As shown in Figs. 3(b) and 4(a), the quality factors of the SRR and the SPP resonances are not as high as expected. Most of this is due to the large coupling between the resonant modes and freely propagating waves, which is often expressed in the concept of large radiation resistance. However, our structure also has other dissipation mechanisms that limit the intensity and the linewidth of the resonances. The source of dissipation in our device is Ohmic loss in either the metal SRRs for the resonance, or the photoexcited Si for the SPP resonance. The sapphire losses are small enough to neglect in the terahertz regime . The relatively sparse arrangement of SRRs also reduces the resonance intensity. Generally, for most planar metamaterials and plasmonics devices the dissipation cannot be overcome without the use of a gain medium. But for our planar metamaterial, the dissipation is acceptable, in contrast to bulk metamaterials, because its functionality is contained in a single layer.
The measured results demonstrate the most straightforward manifestation of switching between two resonant responses of different natures. However, the concept can easily be extended to more interesting electromagnetic scenarios. Since SRRs are both electrically and magnetically polarizable, s-polarized, obliquely incident waves should be able to excite the fundamental SRR resonance of the SRR array via the magnetic field. Given the nature of SPP coupling in periodic arrays, it also remains possible to launch the SPPs, though the SPP resonance would occur at a different frequency due to phase matching conditions. However, it is possible to resize the SRRs and frequency shift their resonance into alignment with the oblique SPP resonance. Upon optical stimulation, the resulting structure would dynamically shift from a magnetic bandstop filter to an electric bandpass filter. This ultrafast dynamic control over the dynamic bianisotropic properties is under investigation and represents a new and relatively unexplored area of metamaterial research.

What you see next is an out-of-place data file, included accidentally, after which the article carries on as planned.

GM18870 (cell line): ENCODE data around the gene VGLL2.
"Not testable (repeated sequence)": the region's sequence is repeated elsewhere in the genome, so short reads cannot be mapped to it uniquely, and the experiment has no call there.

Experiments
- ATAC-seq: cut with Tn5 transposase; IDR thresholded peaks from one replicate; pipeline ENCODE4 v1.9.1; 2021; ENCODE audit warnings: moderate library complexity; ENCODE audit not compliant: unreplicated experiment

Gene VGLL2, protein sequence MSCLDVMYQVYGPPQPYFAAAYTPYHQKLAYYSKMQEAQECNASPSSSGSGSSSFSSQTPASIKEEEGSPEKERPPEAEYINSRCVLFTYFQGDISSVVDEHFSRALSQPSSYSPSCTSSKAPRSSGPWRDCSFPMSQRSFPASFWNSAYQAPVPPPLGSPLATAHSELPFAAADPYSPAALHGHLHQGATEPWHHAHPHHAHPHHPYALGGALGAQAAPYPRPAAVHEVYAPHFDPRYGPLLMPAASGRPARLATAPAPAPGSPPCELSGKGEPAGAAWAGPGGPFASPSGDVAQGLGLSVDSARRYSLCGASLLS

We have developed a MM embedded plasmonic device that enables dynamic switching between two separate types of electromagnetic behaviors, i.e. the SRR and SPP resonance modes. The plasmonic planar MM allows a giant modulation at the resonance frequency, altering from the band-stop mode to the band-pass mode. This feature is due to the tunable conductivity of a silicon thin film under photo excitation. Such active control of different resonances offers a unique tool at the MM designers’ disposal and is promising in developing on-chip terahertz devices in microchip circuitry, such as dynamic channel add/drop filters. In addition, this work heralds a possible approach to ultrafast dynamic control over bianisotropic metamaterial properties.
This work was supported by the National Science Foundation of China (Grant Nos. 61138001, 61028011, 61007034, and 61107053) and the U.S. National Science Foundation. The Los Alamos team gratefully acknowledges the LDRD Program and the Center for Integrated Nanotechnologies for partially supporting this work.